Ultimate

The game of friendship.

Ultimate for Dummies

Want to try Ultimate but don’t know where to start? Here’s how! This brief explanation of the gameplay will allow you to gain some insights about Ultimate!

This is a typical field and its dimensions used in world matches. 2 teams start in the respective end zones.

To win, a team member has to complete a pass to his/her teammate who is standing in the opposing end zone.

Players can’t run when in possession of the flying disc and can only use one of their legs as pivot.

Teams change possession when a pass is not completed. Below are 2 videos on how to pass by throwing a forehand or a backhand effectively by Brodie Smith.

There are no referees involved, there will only be observers who only steps in when there are conflicts. All decisions are first decided amongst the players.

Here is a summary of the rules into 10 simple points: (By UF)

1. Start of Ultimate Frisbee Play
To begin play the ultimate players from each team line up on their endzones and the defense team pulls (throws) the disc to the other team as a “kick-off”. Pulls are long throws, and they are thrown in efforts of giving the offiensive team poor field position and a chance for the defense to get down the field soon enough to stop advances. Teams consists of 7 players each.

2. Movement of the Disc
The disc may be moved in any direction by completing a pass to a teammate. After catching a pass, a player is required to come to a stop as quickly as possible, and then can only move their non-pivot foot.

3. Scoring in Ultimate
A point is scored when a player catches a pass in the endzone his team is attacking.

4. Change of Possession
An incomplete pass results in a change of possession. When this happens the defense immediately becomes the offense and gains possession of the ultimate disc where it comes to a stop on the field of play, or where it first traveled out of bounds. Play does not stop because of a turnover.

5. Reasons for Turnovers

  • Throw-away — the thrower misses his target and the ultimate disc falls to the ground.
  • Drop — the receiver is not able to catch the disc.
  • Block — a defender deflects the disc in mid flight, causing it to hit the ground.
  • Interception — a defender catches a disc thrown by the offense.
  • Out of bounds — the disc lands out of bounds, hits an object out of bounds or is caught by a player who lands out of bounds or leaps from outside the playing field.
  • Stall — a player on offense does not release the disc before the defender has counted out ten seconds.

 

6. Ultimate Frisbee Fouls
A foul is the result of contact between players, although incidental contact (not affecting the play) does not constitute a foul. When a foul disrupts possession, the play resumes as if the possession were retained. If the player committing the foul disagrees with the foul call, the disc is returned to the last thrower.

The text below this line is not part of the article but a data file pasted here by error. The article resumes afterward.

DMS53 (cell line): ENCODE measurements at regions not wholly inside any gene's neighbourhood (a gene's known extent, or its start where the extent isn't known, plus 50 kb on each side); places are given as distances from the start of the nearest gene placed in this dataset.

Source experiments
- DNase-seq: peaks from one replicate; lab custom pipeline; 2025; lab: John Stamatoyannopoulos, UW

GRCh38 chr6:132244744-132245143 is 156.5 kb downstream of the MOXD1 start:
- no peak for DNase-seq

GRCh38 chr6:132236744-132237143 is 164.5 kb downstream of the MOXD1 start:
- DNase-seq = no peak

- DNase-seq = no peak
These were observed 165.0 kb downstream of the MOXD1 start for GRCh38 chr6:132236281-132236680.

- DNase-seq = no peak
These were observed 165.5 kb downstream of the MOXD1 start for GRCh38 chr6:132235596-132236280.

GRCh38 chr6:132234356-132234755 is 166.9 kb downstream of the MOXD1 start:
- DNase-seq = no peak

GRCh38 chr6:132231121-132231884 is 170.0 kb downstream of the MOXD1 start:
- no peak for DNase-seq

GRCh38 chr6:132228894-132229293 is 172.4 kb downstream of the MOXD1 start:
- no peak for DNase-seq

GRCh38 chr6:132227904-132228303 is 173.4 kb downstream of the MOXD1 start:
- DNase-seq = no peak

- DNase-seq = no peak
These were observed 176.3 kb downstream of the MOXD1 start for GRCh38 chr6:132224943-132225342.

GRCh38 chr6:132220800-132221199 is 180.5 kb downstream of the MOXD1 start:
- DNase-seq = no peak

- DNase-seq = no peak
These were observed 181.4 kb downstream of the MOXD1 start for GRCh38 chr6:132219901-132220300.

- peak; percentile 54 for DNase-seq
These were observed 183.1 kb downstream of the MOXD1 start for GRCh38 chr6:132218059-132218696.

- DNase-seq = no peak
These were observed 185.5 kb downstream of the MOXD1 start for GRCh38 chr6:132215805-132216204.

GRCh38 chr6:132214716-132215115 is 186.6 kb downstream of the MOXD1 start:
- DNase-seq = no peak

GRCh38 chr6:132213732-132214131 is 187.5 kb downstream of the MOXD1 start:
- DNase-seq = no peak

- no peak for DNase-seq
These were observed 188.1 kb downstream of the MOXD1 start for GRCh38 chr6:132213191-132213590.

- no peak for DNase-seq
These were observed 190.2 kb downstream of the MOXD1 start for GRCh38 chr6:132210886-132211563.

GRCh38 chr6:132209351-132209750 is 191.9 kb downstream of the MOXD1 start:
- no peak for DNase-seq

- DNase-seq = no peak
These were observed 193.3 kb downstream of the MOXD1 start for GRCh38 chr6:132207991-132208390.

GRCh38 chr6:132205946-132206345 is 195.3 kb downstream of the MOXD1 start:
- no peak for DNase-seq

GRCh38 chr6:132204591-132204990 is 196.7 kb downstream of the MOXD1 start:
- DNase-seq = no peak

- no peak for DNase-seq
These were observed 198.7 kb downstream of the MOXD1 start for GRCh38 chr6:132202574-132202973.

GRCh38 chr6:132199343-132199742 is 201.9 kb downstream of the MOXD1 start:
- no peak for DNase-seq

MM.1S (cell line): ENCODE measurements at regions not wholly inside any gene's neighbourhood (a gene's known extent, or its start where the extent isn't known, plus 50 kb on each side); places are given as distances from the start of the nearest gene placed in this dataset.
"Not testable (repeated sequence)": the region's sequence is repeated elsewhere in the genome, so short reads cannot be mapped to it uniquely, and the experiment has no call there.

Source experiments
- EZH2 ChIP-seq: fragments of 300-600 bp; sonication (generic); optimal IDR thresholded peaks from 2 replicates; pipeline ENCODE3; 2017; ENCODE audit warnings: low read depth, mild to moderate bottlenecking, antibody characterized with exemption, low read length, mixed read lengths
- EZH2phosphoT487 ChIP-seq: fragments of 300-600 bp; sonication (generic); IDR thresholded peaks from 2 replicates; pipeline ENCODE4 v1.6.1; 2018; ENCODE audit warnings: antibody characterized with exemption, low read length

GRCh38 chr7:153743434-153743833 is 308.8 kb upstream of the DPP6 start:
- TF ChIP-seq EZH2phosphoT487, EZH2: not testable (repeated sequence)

7. Ultimate Player Substitutions
Teams are allowed to substitute ultimate players after a point is scored or for an injured player after an injury time out. In the case of an injury substitution, the opposing team is allowed to make a substitution for a non-injured player.

8. Refereeing
Players are responsible for foul and line calls. Players resolve their own disputes. This creates a spirit of honesty and respect on the playing field. It is the duty of the player who committed the foul to speak up and admit his infraction. Occasionally, official observers are used to aid players in refereeing, known as observers.

9. Ultimate Frisbee Strategies
Teams employ many different offensive strategies with different goals. Most basic strategies are an attempt to create open lanes on the field for the exchange of the disc between the thrower and the receiver. Organized teams assign positions to the players based on their specific strengths. Designated throwers are calledhandlers and designated receivers are called cutters. The amount of autonomy or overlap between these positions depends on the make-up of the team.

10. Spirit of the Game
Ultimate Frisbee is known for its “Spirit of the Game”, often abbreviated SOTG. Ultimate’s self-officiated nature demands a strong spirit of sportsmanship and respect

However, for uncompetitive play, the dimensions are not important. All you need is a few players, a flying disc and you can start a game of Ultimate! Ultimate is truly a sport that can be played anytime, anywhere. This is why we all love the sport! You will too!

Just for laughs:

Brodie Smith

Brodie Smith is a young American currently studying in the University of Florida. He began playing Ultimate since high school. He has made Ultimate a sensational sport with his unique videos. Here is a video of him doing trick shots with Ultimate discs:

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